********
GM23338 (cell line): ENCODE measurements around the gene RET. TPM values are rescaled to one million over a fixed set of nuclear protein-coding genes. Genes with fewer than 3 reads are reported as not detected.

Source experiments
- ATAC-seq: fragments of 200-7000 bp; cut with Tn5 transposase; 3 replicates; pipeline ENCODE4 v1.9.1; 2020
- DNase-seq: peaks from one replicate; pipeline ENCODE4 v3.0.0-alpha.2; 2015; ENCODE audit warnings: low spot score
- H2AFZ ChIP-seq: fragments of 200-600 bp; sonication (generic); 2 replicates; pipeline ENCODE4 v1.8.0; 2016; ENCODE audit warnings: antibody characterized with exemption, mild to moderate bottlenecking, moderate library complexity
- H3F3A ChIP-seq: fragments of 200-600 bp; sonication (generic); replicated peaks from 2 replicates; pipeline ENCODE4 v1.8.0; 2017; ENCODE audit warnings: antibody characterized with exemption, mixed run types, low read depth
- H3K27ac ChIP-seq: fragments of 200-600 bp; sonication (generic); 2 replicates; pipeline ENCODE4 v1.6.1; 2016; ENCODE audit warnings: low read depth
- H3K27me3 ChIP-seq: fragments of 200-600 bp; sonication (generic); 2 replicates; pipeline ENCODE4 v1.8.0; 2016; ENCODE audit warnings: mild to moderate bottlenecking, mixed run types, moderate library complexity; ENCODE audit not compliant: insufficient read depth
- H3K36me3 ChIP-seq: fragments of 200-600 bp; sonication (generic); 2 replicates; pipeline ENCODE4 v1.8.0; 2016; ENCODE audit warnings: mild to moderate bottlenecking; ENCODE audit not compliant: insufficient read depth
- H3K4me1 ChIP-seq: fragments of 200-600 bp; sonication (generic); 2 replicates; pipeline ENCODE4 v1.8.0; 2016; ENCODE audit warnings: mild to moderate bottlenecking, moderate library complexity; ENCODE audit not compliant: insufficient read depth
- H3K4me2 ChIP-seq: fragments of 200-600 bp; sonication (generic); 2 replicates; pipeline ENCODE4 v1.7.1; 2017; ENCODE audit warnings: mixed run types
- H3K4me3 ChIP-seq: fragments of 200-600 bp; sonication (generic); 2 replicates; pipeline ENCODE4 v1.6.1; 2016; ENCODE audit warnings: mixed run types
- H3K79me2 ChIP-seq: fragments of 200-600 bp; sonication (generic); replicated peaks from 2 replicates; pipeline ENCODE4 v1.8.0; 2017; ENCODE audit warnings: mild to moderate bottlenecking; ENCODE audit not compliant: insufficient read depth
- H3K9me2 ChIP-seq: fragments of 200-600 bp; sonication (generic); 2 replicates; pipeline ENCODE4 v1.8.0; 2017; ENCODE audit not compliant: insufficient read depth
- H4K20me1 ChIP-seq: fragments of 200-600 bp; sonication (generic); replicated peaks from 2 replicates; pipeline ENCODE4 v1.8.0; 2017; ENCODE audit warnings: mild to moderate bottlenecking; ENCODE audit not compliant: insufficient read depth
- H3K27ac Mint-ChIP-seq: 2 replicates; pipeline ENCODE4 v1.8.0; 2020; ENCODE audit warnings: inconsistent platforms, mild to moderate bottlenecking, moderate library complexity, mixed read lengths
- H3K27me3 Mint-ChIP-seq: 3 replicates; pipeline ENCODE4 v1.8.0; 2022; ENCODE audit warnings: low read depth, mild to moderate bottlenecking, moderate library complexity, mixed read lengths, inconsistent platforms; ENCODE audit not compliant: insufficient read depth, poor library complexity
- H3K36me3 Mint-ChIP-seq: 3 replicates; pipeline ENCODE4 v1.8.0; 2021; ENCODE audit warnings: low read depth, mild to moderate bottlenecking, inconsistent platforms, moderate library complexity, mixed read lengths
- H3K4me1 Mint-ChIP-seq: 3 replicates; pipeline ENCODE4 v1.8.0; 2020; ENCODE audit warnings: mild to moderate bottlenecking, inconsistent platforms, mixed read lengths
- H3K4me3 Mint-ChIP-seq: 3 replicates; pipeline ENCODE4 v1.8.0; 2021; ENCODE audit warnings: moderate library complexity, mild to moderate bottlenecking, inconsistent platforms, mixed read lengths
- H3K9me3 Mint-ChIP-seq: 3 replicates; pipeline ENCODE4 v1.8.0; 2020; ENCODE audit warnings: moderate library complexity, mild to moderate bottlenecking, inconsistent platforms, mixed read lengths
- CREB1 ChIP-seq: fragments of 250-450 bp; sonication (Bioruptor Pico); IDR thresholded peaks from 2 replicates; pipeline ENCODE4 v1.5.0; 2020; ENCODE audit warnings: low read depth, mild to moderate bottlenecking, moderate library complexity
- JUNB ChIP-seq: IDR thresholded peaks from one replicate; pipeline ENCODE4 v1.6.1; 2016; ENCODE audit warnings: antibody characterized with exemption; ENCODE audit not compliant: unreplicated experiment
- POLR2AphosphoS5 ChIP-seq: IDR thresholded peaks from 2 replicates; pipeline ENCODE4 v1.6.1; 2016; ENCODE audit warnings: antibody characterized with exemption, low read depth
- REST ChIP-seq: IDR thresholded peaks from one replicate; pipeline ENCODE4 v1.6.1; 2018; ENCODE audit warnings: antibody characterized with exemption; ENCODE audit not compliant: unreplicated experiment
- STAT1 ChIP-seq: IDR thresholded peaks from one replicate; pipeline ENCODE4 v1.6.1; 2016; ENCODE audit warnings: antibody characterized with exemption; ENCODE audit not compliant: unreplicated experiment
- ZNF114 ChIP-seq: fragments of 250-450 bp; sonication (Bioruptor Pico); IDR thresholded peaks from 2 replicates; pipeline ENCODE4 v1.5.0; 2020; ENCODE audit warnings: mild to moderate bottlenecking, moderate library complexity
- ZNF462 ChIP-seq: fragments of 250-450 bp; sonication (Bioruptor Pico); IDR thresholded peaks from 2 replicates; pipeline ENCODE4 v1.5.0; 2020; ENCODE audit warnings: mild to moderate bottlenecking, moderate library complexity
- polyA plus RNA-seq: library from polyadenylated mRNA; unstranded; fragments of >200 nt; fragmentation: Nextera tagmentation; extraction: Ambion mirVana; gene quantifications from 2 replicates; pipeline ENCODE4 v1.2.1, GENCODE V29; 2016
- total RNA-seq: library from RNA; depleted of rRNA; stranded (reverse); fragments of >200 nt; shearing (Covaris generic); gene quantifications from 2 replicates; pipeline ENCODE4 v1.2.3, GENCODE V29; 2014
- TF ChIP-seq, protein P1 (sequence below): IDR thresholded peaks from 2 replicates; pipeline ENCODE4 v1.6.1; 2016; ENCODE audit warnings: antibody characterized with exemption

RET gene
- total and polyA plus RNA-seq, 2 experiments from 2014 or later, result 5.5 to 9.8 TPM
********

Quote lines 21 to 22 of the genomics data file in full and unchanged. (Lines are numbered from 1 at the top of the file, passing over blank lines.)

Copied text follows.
- H3K9me3 Mint-ChIP-seq: 3 replicates; pipeline ENCODE4 v1.8.0; 2020; ENCODE audit warnings: moderate library complexity, mild to moderate bottlenecking, inconsistent platforms, mixed read lengths
- CREB1 ChIP-seq: fragments of 250-450 bp; sonication (Bioruptor Pico); IDR thresholded peaks from 2 replicates; pipeline ENCODE4 v1.5.0; 2020; ENCODE audit warnings: low read depth, mild to moderate bottlenecking, moderate library complexity